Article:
Walking is my primary tool of creative discovery — I’ve long noticed how walking involves not only movement but also the mind, reinvigorating both deeply. Paired with mindful observation, writing and photography, an afternoon walk can inspire a million of ideas. Here are five of books I picked as I roamed bookshops to help me learn more about the psychology and the physiology of walking.
Written in 1861 by Henry David Thoreau
Dubbed America’s first nature writer, Throreau speaks fondly of act of walking; referring to it as a “simple act” but an “accomplished art.” He was a prophetic proponent of transcendentalism and believed in living as a companion to nature. His writing reflects his eagerness to lead a simple, self-sufficient life. “Walking” isn’t a lengthy doctrine or bible, but rather the declaration of a higher philosophy: the declaration that walking is our most free and most wild action.
2. The Lost Art of Walking
Written in 2009 by Geoff Nicholson
Cultural researcher Geoff Nicholson argues, “Setting foot in a street makes it yours in a way that driving down it never does.” Our immersion into our own world, he believes are at the forefront of walking and art — he references the work of Bob Dylan and Charles Dickens as examples. This resurrection of the lost art becomes a journey that begins at the very process and ends wherever it wishes to lead you.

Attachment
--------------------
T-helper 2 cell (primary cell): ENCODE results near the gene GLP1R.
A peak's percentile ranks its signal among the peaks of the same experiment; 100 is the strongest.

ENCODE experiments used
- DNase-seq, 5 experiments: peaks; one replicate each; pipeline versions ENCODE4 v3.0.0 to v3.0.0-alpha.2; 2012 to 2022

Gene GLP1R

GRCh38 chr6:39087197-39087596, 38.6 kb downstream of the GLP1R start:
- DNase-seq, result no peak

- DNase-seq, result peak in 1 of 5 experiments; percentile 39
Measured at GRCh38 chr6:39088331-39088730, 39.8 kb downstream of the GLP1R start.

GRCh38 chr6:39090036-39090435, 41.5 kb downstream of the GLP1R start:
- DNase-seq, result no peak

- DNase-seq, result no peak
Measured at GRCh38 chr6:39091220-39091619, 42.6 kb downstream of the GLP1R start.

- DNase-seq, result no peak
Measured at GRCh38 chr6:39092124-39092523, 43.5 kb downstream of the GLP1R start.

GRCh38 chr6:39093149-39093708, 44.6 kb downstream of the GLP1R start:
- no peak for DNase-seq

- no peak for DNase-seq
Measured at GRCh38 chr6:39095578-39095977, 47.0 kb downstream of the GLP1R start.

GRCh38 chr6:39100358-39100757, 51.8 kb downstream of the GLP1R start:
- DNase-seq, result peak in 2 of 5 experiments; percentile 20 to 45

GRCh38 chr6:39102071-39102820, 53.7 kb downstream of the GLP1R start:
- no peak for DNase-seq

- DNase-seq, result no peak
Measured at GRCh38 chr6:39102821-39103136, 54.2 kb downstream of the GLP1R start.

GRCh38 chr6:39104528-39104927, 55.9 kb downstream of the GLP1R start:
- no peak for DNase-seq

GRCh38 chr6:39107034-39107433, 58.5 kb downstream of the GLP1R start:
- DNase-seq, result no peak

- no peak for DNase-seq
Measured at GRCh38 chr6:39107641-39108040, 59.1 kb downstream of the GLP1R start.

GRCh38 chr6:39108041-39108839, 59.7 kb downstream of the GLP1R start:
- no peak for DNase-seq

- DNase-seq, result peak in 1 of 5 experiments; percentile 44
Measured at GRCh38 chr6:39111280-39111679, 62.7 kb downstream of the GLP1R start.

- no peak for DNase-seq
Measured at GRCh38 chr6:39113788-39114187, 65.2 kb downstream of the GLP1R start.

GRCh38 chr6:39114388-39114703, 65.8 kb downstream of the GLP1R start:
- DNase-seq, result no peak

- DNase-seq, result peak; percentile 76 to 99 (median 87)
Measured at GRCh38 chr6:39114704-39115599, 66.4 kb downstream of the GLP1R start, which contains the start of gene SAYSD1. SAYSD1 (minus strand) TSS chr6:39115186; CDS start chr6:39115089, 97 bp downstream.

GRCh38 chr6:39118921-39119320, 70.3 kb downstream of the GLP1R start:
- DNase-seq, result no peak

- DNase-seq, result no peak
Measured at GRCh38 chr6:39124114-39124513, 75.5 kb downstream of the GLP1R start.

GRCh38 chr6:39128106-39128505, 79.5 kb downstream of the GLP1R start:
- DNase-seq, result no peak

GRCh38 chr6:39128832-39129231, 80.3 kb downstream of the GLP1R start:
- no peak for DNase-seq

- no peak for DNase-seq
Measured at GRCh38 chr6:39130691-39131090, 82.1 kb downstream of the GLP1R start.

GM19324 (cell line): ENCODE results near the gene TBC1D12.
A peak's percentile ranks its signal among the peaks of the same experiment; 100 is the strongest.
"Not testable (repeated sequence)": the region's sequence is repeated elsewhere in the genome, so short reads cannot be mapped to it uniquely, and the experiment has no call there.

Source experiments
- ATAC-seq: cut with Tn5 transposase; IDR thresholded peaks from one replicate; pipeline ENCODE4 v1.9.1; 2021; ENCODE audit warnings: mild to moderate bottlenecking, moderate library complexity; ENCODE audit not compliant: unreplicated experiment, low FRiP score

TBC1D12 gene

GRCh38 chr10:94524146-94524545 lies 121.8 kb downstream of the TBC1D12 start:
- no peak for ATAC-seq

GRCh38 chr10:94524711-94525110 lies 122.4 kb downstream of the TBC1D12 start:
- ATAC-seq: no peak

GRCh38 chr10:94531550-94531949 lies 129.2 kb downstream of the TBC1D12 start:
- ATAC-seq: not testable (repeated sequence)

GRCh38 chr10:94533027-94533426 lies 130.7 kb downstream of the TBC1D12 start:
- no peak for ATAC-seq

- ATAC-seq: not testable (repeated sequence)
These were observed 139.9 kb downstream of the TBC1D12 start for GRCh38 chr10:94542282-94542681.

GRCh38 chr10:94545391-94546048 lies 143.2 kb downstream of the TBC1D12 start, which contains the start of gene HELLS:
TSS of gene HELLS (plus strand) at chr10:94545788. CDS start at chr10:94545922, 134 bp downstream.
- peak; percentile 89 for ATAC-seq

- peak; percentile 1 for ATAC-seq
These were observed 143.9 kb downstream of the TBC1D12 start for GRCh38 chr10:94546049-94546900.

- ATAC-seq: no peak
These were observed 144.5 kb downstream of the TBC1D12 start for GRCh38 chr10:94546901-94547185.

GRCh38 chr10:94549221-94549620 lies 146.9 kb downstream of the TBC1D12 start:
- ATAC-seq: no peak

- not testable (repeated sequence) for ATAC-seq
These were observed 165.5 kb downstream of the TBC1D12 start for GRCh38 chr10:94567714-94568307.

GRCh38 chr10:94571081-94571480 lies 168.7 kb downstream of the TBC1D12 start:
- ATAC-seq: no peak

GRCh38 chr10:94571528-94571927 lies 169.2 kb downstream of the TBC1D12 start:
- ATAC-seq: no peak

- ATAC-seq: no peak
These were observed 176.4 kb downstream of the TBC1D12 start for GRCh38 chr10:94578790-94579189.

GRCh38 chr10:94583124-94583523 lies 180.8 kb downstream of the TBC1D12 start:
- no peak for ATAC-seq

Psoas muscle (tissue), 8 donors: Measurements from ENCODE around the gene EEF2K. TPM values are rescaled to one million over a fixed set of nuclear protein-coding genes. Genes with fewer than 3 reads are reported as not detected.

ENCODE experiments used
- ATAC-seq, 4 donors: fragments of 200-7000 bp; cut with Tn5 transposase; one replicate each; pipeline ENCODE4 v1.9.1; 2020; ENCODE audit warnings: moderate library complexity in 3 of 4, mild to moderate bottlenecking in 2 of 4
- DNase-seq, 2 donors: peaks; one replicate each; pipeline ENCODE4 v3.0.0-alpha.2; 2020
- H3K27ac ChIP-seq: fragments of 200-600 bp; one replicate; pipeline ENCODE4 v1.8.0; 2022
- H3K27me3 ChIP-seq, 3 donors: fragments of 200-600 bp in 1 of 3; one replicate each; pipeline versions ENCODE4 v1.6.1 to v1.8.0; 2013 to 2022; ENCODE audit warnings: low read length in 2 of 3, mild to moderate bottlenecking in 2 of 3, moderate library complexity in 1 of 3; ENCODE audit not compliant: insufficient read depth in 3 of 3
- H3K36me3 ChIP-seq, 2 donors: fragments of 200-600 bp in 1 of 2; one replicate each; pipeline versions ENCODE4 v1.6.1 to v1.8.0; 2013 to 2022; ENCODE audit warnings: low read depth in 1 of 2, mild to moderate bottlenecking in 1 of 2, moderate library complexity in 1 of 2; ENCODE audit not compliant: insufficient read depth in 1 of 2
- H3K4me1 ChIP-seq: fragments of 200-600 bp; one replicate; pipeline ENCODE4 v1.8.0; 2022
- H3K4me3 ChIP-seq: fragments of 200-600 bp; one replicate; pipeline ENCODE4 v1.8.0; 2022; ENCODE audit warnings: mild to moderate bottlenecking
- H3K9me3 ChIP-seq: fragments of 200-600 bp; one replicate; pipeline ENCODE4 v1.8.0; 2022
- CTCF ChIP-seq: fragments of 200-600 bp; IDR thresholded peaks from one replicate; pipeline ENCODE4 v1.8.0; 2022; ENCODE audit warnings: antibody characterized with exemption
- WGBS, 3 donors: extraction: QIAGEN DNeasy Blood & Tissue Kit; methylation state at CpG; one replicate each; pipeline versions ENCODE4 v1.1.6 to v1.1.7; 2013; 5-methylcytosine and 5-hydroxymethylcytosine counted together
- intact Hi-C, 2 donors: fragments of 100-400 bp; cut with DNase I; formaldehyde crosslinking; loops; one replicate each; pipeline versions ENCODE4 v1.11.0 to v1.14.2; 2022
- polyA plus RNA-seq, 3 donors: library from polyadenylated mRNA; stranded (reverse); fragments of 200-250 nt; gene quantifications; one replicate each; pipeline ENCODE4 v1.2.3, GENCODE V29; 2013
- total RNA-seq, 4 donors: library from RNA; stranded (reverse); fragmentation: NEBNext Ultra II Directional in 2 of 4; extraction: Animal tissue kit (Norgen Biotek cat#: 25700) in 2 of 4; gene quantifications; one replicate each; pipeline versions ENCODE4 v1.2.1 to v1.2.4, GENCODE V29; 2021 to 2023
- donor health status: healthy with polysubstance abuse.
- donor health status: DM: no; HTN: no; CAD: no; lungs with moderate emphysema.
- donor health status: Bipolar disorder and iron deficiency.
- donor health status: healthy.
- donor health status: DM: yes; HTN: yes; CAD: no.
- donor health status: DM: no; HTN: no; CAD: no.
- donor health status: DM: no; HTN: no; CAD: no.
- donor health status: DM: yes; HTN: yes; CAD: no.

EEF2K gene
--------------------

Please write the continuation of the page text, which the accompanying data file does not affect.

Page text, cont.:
3. A Philosophy of Walking
Written in 2015 by Frederic Gros and Clifford Harper
Frederic Gros, one of France’s most prominent thinkers, shares his theory on our most human way of getting around. He theorizes that walking extends far beyond a simple mode – that walking does much more, “inspiring creativity, evoking freedom, and quieting a troubled soul”. Gros also offers examples of great individuals who benefitted from or were affectionate of the act of walking — including Thoreau, Rousseau, and Nietzsche.
4. Wanderlust: A History of Walking
Written in 2001 by Rebecca Solnit
Rebecca Solnit, a writer and historian looks at walking as an art, a mode of transportation, the driving force behind city design, and the catalyst of inventions. Solnit challenges the reader to keep their walking pace to a strolling gait, identify the characteristic that sets humans apart from other species, and to wade through walking’s long history.
5. The Art of Wandering: The Writer as Walker
Written in 2012 by Merlin Coverley
Merlin Coverley pulls directly from biblical references toward walking, Greek philosophers’ references, and, the modernist novel, “Mrs. Dalloway,” by Virigina Woolf, to analyze the impact walking had on its author. This book, less about the journey or the personal experience, is a thoroughly researched critical reading on how walking has impacted the work of some of literature’s best known writers.